Heaven is man and Earth woman:
Earth fosters what Heaven lets fall.
When Earth lacks heat, Heaven sends
it; when she has lost her freshness
and moisture, Heaven restores it.
from: Art of Loving
by: Erich Fromm
It took some doing...
some detective work..
which Google didnt help much with this time..
to determine exactly what type of berry we have growing in our garden!!
David said they were huckleberries..
but when I went hunting ideas on what to do with our bounteous crop of berries that look like nothing I've ever seen before; none of the images looked anything like what is growing out there in our spot.
The more I searched..the more confused and frustrated I became.
I was convinced that I was going to have to go out there and break off a branch and take it in to the USU extenstion office and find one of those crazy knowledgeable plant men..or women...that work there and ask them what I had.
And then a brain flash...
Now thanks to modern internet marvels..I simply down loaded a picture from my garden file of pictures, attached it to an email, hit send, and off it went to the extenstion office, asking them if they knew what I had out there?!!
Just a few hours later, there in my email inbox, was a educated guess and a link to what he believed them to be.
I read the description...and its spot on!!
All without having to break off a branch and drive to who knows where with a random question.
And indeed it is a huckleberry...
A garden Huckleberry, which is most assuredly different than other huckleberries.
The link said:
Garden huckleberry or wonderberry (Solanum melanocerasum, syn S. nigrum guineense) is not related to true huckleberries, woody plants in the heath family. Instead, it is an herbaceous annual in the nightshade family, related to tomatoes, peppers, tobacco, eggplant and potato. An unusual crop for gardeners to try, garden huckleberry bears small jet-black berries that are cooked and sweetened, and often combined with other fruits such as apples, lemons and grapes, to make jellies, preserves and pies.
Culture of garden huckleberry is similar to tomato culture: start plants indoors in early April, covering the seeds with ¼ inch of soil. Germination should take one to two weeks. Transplant to a sunny location outdoors when all danger of frost is past and the weather has settled, in late May or early June. Allow two feet between plants.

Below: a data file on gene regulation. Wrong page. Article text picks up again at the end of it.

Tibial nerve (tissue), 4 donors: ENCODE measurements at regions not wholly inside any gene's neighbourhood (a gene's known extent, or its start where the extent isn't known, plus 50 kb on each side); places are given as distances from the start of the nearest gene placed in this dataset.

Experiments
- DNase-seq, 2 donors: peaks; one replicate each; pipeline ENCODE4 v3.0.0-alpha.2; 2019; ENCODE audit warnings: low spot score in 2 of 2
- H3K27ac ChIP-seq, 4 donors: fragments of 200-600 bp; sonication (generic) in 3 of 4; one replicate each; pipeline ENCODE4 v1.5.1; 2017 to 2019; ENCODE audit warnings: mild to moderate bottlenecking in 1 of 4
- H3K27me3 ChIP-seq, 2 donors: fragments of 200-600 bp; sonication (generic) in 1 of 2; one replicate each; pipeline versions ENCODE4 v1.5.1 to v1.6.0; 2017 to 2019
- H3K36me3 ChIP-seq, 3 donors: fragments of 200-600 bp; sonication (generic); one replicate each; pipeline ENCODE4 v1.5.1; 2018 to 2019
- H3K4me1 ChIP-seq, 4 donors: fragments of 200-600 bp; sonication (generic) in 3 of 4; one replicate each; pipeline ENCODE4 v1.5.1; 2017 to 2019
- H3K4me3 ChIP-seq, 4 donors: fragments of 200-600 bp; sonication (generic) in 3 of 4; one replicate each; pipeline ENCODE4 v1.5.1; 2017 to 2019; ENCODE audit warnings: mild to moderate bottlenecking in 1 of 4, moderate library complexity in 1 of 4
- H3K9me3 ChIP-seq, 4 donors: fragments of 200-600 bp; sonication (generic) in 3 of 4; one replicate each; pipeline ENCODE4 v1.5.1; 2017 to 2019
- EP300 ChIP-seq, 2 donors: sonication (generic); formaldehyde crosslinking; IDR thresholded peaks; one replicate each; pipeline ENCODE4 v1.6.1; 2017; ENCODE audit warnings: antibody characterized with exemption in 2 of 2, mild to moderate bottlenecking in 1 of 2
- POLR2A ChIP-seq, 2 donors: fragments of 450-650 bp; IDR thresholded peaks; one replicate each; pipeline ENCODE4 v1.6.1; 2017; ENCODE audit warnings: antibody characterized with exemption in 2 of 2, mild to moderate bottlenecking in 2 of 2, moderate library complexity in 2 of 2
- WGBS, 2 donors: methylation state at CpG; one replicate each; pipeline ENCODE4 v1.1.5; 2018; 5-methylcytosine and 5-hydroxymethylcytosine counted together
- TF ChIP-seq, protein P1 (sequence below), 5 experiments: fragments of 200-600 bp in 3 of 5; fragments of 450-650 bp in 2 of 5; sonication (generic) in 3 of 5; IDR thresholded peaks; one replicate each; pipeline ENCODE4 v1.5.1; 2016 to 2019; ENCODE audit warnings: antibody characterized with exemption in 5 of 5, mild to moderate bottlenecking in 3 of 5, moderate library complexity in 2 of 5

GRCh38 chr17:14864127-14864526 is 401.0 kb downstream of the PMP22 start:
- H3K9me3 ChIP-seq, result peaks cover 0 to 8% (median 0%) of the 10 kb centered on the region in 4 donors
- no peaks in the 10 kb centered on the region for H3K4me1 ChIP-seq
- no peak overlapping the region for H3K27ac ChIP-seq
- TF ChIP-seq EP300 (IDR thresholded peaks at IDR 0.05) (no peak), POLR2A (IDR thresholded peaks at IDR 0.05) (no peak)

Garden huckleberry plants resemble pepper plants, bushy and erect, up to two feet tall. Flowers, appearing in clusters in July, are small and white. Each plant will bear hundreds of ½-¾-inch berries, ripening from green to deep black. One plant should produce enough berries for a single pie.
The fruits are not edible until fully ripe and cooked. They are toxic if eaten unripe, and the raw fruit is quite bitter. The berries are ready to harvest about two weeks after they first turn black, when their skin has changed from shiny to dull, and the flesh is very soft. The interior pulp will turn from greenish to purple when ripe. The flavor of the berries is improved by allowing them to remain on the plant until after the first frost. The plants have some cold tolerance and may continue to ripen fruit after light frosts.
I've been doing more reading on them of my own...
And it looks as though the only real redeeming quality of these berries are its color. A vibrant blue/black. After that it sounds like its all about how much sugar you're willing to add to them to make them palatable.
This year..just cause we can and should, we will give them a whirl..making jam and syrup and maybe even give a pie a try...but Im guess that next year we wont bother with them taking up so much space in the garden.